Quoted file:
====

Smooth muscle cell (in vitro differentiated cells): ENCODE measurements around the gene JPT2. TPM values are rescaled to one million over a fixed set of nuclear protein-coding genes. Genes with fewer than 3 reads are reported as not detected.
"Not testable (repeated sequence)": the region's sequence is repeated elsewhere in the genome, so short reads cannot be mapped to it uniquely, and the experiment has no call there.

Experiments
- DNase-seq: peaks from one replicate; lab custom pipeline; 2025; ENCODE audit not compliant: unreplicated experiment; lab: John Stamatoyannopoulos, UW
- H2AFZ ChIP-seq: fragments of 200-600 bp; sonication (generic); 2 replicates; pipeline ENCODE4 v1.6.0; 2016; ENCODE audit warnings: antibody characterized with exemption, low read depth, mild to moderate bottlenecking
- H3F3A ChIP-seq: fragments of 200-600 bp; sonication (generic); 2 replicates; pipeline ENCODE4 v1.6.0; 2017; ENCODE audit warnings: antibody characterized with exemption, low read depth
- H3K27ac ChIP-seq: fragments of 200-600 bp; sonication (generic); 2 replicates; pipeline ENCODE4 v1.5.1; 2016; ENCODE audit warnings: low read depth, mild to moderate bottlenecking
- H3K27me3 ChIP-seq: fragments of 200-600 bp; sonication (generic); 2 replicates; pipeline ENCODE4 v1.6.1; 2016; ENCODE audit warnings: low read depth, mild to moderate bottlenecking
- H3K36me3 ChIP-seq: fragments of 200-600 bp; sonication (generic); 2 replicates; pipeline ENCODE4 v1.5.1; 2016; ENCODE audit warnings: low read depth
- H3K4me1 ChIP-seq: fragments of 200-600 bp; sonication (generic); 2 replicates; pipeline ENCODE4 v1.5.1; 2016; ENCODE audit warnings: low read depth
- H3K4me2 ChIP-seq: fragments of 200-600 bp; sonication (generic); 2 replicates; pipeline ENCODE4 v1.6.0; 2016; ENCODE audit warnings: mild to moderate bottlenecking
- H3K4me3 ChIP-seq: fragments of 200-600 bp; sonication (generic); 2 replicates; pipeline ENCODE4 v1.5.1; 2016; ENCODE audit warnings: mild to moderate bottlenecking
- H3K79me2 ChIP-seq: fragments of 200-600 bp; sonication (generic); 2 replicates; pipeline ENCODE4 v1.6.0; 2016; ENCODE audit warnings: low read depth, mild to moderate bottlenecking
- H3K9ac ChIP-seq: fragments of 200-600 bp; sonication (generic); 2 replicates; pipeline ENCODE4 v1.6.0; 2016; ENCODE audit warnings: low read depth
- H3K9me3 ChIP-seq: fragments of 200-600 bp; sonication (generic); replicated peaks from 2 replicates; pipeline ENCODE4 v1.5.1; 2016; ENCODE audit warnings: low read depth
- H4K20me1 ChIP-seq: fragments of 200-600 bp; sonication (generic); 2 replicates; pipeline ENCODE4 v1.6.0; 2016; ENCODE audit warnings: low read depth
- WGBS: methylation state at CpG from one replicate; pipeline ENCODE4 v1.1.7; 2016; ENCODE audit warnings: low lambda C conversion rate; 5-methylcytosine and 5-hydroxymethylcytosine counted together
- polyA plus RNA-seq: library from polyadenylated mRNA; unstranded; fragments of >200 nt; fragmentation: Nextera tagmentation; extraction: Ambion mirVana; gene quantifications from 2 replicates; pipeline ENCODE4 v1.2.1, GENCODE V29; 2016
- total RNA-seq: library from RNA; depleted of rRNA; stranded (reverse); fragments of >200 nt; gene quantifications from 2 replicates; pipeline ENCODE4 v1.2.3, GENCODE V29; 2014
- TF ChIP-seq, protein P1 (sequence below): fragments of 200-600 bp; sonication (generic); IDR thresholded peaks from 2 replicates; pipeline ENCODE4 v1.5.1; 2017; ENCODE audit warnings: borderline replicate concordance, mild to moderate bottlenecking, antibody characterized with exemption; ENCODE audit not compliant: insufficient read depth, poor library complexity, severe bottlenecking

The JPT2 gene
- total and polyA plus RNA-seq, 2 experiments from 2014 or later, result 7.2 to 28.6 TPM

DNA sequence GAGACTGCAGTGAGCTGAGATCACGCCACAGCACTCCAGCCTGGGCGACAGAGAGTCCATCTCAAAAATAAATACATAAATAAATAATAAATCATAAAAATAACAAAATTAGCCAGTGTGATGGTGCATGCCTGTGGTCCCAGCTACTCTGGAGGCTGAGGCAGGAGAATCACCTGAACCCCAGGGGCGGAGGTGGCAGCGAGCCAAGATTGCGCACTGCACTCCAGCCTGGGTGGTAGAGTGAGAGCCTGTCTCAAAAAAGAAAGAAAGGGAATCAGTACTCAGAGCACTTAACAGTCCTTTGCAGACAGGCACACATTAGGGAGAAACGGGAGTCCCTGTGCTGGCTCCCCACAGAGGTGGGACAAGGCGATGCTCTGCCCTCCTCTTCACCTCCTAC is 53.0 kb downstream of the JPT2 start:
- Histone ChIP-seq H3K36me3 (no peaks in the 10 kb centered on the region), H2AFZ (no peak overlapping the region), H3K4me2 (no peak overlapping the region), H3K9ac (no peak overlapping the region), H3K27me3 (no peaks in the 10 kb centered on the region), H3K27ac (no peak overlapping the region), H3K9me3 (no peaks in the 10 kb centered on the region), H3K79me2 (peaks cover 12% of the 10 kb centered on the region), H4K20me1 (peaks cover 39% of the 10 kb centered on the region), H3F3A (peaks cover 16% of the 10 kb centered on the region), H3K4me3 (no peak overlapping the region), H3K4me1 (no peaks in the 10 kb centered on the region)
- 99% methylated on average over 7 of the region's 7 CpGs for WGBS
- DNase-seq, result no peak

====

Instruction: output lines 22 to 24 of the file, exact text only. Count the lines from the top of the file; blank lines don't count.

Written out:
- total and polyA plus RNA-seq, 2 experiments from 2014 or later, result 7.2 to 28.6 TPM

DNA sequence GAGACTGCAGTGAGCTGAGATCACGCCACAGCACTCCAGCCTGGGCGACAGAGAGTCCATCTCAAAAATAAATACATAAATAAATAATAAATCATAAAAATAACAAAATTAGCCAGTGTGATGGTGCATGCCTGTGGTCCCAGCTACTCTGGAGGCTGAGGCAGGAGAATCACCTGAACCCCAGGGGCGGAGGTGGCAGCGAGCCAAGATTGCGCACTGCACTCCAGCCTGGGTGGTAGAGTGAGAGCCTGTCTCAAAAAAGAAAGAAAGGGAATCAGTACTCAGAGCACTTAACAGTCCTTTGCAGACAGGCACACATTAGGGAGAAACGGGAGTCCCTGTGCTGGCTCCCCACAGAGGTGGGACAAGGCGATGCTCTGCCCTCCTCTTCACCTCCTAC is 53.0 kb downstream of the JPT2 start:
- Histone ChIP-seq H3K36me3 (no peaks in the 10 kb centered on the region), H2AFZ (no peak overlapping the region), H3K4me2 (no peak overlapping the region), H3K9ac (no peak overlapping the region), H3K27me3 (no peaks in the 10 kb centered on the region), H3K27ac (no peak overlapping the region), H3K9me3 (no peaks in the 10 kb centered on the region), H3K79me2 (peaks cover 12% of the 10 kb centered on the region), H4K20me1 (peaks cover 39% of the 10 kb centered on the region), H3F3A (peaks cover 16% of the 10 kb centered on the region), H3K4me3 (no peak overlapping the region), H3K4me1 (no peaks in the 10 kb centered on the region)